Based on this observation, UW-Madison researchers developed a line of TSP1 negative mice that provide an animal model for diabetic retinopathy. They crossed Akita/+ mice that develop diabetes between three and four weeks of age with TSP1 -/- mice. The resulting Akita/+ TSP1 -/- mice develop diabetes-associated vasculopathies of greater severity and at a much earlier stage of diabetes than the Akita/+ mice. These mice also show a dramatic increase in acellular capillaries and saccular microaneurysms, which are some of the early signs of diabetic retinopathy.

Methods and Materials for Assaying Non-SCD1 Isoforms

UW-Madison researchers have developed useful tools for the discovery of SCD inhibitors. The invention consists of cDNAs for murine SCD2 and SCD3 and human SCD5, along with a stable mammalian cell line and yeast strain that express human SCD5. In addition, the invention includes SCD2, and SCD3 knockout and transgenic mice, as well as the targeting constructs used to generate the SCD1 and SCD3 transgenic mice.

Tsp1 -/- Stz Mice, A Model For Diabetes

Based on this observation, UW-Madison researchers have developed a line of TSP1-negative mice that provides an improved animal model for the study of diabetic retinopathy. They induced diabetes in TSP1-/- mice by injecting them with a single dose of streptozotocin to destroy their pancreatic beta cells. The resulting TSP1 -/- mice develop diabetes-associated early vasculopathies of similar severity to those observed in a previous mouse model developed by the inventors, but after a shorter duration of diabetes.

Mouse Model for Mania

A UW–Madison researcher has developed a novel line of mice which exhibit at least four characteristics of mania: hyperactivity, elevated aggression, increased risk taking and decreased sleep.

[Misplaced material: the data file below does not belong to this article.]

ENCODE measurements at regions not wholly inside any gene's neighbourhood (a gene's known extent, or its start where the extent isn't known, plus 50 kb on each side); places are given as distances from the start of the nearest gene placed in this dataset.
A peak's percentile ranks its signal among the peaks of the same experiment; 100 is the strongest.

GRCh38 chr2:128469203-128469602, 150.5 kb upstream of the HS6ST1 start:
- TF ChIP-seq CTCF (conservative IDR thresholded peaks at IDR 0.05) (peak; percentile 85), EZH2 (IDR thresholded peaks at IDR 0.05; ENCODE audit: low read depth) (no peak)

The line of mice originally was derived from outbred hsd:ICR mice as part of a study of high wheel-running. The researcher now has found that the mice exhibit mania behaviors like decreased daytime sleep and cage hyperactivity. Furthermore, some of these behaviors were tempered following treatment with the common anti-mania drugs valproate and olanzapine, as well as lithium.

Wisconsin Miniature SwineTM for Biomedical Research

UW–Madison researchers have developed a novel line called “Wisconsin Miniature Swine,” or WMS, that is well suited to biomedical research and genetic modeling of human diseases. The animals’ body weight, size and composition are similar to humans and can be manipulated easily. For example, on an unrestricted feeding regimen, WMS become obese and appear to develop the hallmarks of metabolic syndrome.

Ringworm Fungal Strain for Infection Studies

UW–Madison researchers have established that a strain of M. canis, called UW-8, is particularly useful in experimental infection studies. The strain produces a uniquely bright and consistent fluorescence that makes ringworm lesions much easier to identify and measure.